What happens if you join every second point on this circle? How about every third point? Try with different steps and see if you can predict what will happen.

In a Magic Square all the rows, columns and diagonals add to the 'Magic Constant'. How would you change the magic constant of this square?

Can you continue this pattern of triangles and begin to predict how many sticks are used for each new "layer"?

This challenge focuses on finding the sum and difference of pairs of two-digit numbers.

Only one side of a two-slice toaster is working. What is the quickest way to toast both sides of three slices of bread?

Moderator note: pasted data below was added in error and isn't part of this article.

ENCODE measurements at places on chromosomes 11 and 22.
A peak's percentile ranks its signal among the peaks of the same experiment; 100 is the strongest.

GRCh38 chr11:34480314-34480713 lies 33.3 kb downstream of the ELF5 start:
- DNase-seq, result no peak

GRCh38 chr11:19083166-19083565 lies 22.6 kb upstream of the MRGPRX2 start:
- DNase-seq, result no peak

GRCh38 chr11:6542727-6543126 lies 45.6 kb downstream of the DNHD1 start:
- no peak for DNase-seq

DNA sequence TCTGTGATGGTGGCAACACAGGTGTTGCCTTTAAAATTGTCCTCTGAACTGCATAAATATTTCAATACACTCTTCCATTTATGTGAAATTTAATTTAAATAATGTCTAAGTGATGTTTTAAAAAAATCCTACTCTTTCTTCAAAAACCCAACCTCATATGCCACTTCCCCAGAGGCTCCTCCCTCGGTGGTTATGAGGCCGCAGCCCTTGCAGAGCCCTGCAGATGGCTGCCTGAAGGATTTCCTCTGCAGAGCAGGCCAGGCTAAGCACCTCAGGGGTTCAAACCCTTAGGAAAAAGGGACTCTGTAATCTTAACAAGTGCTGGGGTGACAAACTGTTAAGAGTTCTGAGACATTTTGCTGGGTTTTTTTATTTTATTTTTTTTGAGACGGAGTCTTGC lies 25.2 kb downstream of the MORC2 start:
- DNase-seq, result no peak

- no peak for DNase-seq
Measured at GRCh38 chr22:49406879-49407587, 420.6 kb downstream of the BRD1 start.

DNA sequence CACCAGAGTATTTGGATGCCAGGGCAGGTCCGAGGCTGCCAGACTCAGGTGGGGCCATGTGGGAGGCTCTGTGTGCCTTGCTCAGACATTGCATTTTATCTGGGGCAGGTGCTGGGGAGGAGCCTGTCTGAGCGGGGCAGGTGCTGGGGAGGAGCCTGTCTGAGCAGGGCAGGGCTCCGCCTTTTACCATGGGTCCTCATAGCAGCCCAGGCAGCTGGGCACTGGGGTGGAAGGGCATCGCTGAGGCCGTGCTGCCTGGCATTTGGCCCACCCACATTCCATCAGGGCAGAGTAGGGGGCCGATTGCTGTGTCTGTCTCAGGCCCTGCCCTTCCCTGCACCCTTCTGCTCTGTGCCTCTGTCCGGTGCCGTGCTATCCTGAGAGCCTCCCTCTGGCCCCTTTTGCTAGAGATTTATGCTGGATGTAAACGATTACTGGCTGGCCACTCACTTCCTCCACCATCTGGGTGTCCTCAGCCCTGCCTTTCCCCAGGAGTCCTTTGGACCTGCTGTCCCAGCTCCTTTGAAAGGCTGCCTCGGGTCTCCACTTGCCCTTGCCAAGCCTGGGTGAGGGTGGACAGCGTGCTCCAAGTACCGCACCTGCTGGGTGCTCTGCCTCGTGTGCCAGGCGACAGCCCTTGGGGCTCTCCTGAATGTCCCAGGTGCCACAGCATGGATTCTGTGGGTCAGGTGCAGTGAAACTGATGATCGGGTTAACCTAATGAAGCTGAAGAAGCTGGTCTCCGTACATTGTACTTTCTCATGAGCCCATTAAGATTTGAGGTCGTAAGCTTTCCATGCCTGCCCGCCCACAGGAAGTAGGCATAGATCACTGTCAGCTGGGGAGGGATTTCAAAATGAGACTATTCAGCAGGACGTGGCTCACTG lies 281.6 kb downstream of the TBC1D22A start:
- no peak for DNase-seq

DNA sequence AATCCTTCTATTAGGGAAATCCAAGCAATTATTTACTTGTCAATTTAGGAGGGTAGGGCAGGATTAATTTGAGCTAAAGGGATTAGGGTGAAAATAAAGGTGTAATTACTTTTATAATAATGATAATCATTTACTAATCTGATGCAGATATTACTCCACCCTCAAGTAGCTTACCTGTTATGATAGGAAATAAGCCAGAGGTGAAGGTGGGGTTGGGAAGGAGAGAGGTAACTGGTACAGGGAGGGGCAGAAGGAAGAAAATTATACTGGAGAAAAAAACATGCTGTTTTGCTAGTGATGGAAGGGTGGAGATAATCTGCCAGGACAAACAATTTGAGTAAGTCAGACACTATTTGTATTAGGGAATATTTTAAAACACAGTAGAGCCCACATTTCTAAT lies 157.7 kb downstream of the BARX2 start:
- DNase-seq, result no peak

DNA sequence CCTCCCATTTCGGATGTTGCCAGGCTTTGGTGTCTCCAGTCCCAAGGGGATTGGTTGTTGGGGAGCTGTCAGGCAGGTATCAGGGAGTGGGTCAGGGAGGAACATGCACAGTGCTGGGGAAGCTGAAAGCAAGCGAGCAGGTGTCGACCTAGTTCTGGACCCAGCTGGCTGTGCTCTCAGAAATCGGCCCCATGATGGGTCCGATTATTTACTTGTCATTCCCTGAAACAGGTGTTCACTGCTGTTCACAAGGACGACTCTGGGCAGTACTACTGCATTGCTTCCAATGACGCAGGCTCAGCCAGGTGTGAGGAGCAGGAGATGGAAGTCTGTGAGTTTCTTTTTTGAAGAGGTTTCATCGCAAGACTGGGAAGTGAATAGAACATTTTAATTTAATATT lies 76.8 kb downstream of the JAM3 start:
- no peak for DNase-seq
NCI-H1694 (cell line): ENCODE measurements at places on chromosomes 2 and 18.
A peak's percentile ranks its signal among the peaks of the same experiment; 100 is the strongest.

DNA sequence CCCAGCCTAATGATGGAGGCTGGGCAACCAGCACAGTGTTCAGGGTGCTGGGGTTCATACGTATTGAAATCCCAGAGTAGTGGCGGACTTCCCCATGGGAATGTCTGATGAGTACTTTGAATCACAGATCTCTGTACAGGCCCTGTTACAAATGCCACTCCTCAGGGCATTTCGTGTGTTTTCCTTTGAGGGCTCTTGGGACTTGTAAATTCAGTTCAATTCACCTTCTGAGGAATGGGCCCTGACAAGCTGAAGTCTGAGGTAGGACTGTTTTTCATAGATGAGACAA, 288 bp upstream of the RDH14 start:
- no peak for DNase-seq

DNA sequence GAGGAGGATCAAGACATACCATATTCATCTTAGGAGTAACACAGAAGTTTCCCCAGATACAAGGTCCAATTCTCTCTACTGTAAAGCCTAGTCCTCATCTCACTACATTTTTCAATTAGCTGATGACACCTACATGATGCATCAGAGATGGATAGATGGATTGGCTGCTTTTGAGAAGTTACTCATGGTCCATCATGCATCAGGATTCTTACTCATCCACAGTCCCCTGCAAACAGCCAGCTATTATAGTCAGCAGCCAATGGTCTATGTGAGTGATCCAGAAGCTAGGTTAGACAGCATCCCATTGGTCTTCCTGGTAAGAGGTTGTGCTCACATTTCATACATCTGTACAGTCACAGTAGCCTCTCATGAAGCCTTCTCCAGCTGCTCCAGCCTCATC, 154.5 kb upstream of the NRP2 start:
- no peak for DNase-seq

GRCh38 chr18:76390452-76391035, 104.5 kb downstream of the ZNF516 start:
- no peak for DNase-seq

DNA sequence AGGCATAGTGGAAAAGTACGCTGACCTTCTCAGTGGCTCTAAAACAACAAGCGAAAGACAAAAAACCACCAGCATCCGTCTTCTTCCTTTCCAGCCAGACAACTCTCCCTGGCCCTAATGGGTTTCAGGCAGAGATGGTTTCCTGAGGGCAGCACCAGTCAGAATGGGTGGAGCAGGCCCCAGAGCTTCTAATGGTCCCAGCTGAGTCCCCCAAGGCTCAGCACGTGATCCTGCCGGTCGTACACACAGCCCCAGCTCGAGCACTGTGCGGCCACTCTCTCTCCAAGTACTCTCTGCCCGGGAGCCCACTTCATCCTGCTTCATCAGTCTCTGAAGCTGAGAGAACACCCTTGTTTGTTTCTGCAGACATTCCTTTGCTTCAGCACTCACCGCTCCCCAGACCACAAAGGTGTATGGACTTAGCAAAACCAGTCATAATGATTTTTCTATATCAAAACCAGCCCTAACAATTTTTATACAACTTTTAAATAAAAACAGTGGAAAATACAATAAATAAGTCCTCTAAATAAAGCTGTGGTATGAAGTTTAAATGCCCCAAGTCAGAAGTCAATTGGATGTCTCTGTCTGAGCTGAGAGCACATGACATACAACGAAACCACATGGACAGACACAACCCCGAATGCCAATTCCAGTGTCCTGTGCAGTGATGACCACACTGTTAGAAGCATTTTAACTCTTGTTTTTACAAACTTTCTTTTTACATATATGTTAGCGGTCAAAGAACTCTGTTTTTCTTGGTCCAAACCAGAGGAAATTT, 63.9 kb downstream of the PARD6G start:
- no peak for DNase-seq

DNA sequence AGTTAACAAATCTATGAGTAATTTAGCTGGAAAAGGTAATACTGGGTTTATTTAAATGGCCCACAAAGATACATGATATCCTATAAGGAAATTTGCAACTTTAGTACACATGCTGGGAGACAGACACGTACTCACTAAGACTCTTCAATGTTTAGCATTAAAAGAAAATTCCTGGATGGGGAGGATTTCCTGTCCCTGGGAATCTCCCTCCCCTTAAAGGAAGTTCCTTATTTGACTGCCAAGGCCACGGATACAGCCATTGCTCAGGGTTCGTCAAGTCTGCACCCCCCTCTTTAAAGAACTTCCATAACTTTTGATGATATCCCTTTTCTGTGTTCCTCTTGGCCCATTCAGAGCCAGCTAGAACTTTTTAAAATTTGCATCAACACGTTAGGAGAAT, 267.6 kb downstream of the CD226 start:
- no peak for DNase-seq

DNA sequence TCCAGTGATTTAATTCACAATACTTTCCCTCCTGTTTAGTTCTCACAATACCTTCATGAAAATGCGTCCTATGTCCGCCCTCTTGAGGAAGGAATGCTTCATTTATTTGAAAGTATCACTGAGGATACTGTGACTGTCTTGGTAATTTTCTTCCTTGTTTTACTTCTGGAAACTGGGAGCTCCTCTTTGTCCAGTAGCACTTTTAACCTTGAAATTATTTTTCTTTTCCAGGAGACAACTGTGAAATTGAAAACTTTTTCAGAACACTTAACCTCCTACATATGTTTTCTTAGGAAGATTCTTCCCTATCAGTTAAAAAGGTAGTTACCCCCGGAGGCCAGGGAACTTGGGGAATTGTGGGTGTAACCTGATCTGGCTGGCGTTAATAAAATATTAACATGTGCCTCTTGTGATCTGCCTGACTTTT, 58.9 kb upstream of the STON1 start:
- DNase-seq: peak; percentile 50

Use the interactivity to investigate what kinds of triangles can be drawn on peg boards with different numbers of pegs.

These squares have been made from Cuisenaire rods. Can you describe the pattern? What would the next square look like?

In each of the pictures the invitation is for you to: Count what you see. Identify how you think the pattern would continue.

Rectangles are considered different if they vary in size or have different locations. How many different rectangles can be drawn on a chessboard?

Find out what a "fault-free" rectangle is and try to make some of your own.

In this problem we are looking at sets of parallel sticks that cross each other. What is the least number of crossings you can make? And the greatest?

What can you say about these shapes? This problem challenges you to create shapes with different areas and perimeters.

What happens when you round these numbers to the nearest whole number?

What happens when you round these three-digit numbers to the nearest 100?